My only question would be is the Xylene harmful to the O (or X) rings in the chain? I know it will dissolve most anything. Drop a piece of Styrofoam in it and watch it disappear. I heated up my chain with a heat gun just enough to soften the wax and then used kerosene on a rag to get it off which is definitely more time consuming.
I simple google search will yield your answer from Wiki.. What you want is 'limited' exposure to rubber and plastics. So the smart application of use would be to quickly use a rag and solvent ( as we called it in the old days ) to remove the wax from the chain. ALWAYS WEAR rubber protective gloves and work in well ventilated area. After removal of the wax, wash the drive line and areas you might have got this chemical on. Proper washing will reduce and further effects of usage on the chain that way. Dont just leave the chemical on the chain and go ride.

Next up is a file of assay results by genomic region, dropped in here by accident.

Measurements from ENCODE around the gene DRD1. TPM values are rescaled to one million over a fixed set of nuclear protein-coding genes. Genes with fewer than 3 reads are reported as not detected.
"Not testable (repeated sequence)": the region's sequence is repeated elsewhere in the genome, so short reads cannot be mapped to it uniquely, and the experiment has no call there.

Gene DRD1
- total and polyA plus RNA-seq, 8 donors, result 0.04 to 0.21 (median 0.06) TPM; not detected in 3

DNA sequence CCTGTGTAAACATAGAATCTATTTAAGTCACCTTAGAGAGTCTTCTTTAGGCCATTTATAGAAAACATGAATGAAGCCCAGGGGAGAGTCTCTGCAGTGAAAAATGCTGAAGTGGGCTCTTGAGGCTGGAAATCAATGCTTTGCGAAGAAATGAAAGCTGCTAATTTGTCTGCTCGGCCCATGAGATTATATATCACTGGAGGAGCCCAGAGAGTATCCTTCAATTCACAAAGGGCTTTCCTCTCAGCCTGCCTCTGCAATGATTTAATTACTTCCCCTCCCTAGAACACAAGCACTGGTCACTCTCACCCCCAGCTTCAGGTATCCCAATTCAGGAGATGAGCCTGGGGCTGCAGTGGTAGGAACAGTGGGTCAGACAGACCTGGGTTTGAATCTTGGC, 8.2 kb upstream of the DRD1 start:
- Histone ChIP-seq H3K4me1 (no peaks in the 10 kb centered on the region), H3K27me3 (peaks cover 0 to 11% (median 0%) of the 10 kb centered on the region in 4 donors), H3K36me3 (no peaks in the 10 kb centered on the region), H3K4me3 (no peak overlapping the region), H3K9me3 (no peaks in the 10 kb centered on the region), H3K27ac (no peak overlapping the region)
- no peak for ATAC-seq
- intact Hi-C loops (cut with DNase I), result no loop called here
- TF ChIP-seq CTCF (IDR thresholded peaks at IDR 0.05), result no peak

Solvent applications and industrial purposes
Xylene is used as a solvent. In this application, with a mixture of isomers, it is often referred to as xylenes or xylol. Solvent xylene often contains a small percentage of ethylbenzene. Like the individual isomers, the mixture is colorless, sweet-smelling, and highly flammable. Areas of application include the printing, rubber, and leather industries. It is a common component of ink, rubber, and adhesives. In thinning paints and varnishes, it can be substituted for toluene where slower drying is desired, and thus is used by conservators of art objects in solubility testing. Similarly it is a cleaning agent, e.g., for steel, silicon wafers, and integrated circuits. In dentistry, xylene can be used to dissolve gutta percha, a material used for endodontics (root canal treatments). In the petroleum industry, xylene is also a frequent component of paraffin solvents, used when the tubing becomes clogged with paraffin wax. For similar reasons, it is often the active ingredient in commercial products for ear wax (cerumen) removal.(1)